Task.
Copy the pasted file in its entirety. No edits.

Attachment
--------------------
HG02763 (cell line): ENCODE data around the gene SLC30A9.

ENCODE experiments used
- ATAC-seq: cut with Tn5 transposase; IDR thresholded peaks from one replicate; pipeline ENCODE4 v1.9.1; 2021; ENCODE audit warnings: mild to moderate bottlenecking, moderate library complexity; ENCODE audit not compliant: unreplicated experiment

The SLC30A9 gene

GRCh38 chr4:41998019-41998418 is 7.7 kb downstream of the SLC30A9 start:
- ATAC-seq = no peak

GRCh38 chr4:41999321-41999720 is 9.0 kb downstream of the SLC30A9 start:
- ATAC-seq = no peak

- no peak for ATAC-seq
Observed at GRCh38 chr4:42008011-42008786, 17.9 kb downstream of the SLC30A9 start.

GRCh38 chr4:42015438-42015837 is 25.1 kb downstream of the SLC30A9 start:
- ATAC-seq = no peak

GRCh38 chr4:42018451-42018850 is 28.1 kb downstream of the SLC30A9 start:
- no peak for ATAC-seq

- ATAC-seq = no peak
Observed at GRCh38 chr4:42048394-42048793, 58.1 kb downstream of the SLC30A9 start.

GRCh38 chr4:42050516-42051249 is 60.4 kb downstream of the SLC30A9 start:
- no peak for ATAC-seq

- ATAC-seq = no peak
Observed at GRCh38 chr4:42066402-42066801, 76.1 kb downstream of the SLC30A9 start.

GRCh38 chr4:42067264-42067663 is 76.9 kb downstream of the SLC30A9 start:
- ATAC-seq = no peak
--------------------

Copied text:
HG02763 (cell line): ENCODE data around the gene SLC30A9.

ENCODE experiments used
- ATAC-seq: cut with Tn5 transposase; IDR thresholded peaks from one replicate; pipeline ENCODE4 v1.9.1; 2021; ENCODE audit warnings: mild to moderate bottlenecking, moderate library complexity; ENCODE audit not compliant: unreplicated experiment

The SLC30A9 gene

GRCh38 chr4:41998019-41998418 is 7.7 kb downstream of the SLC30A9 start:
- ATAC-seq = no peak

GRCh38 chr4:41999321-41999720 is 9.0 kb downstream of the SLC30A9 start:
- ATAC-seq = no peak

- no peak for ATAC-seq
Observed at GRCh38 chr4:42008011-42008786, 17.9 kb downstream of the SLC30A9 start.

GRCh38 chr4:42015438-42015837 is 25.1 kb downstream of the SLC30A9 start:
- ATAC-seq = no peak

GRCh38 chr4:42018451-42018850 is 28.1 kb downstream of the SLC30A9 start:
- no peak for ATAC-seq

- ATAC-seq = no peak
Observed at GRCh38 chr4:42048394-42048793, 58.1 kb downstream of the SLC30A9 start.

GRCh38 chr4:42050516-42051249 is 60.4 kb downstream of the SLC30A9 start:
- no peak for ATAC-seq

- ATAC-seq = no peak
Observed at GRCh38 chr4:42066402-42066801, 76.1 kb downstream of the SLC30A9 start.

GRCh38 chr4:42067264-42067663 is 76.9 kb downstream of the SLC30A9 start:
- ATAC-seq = no peak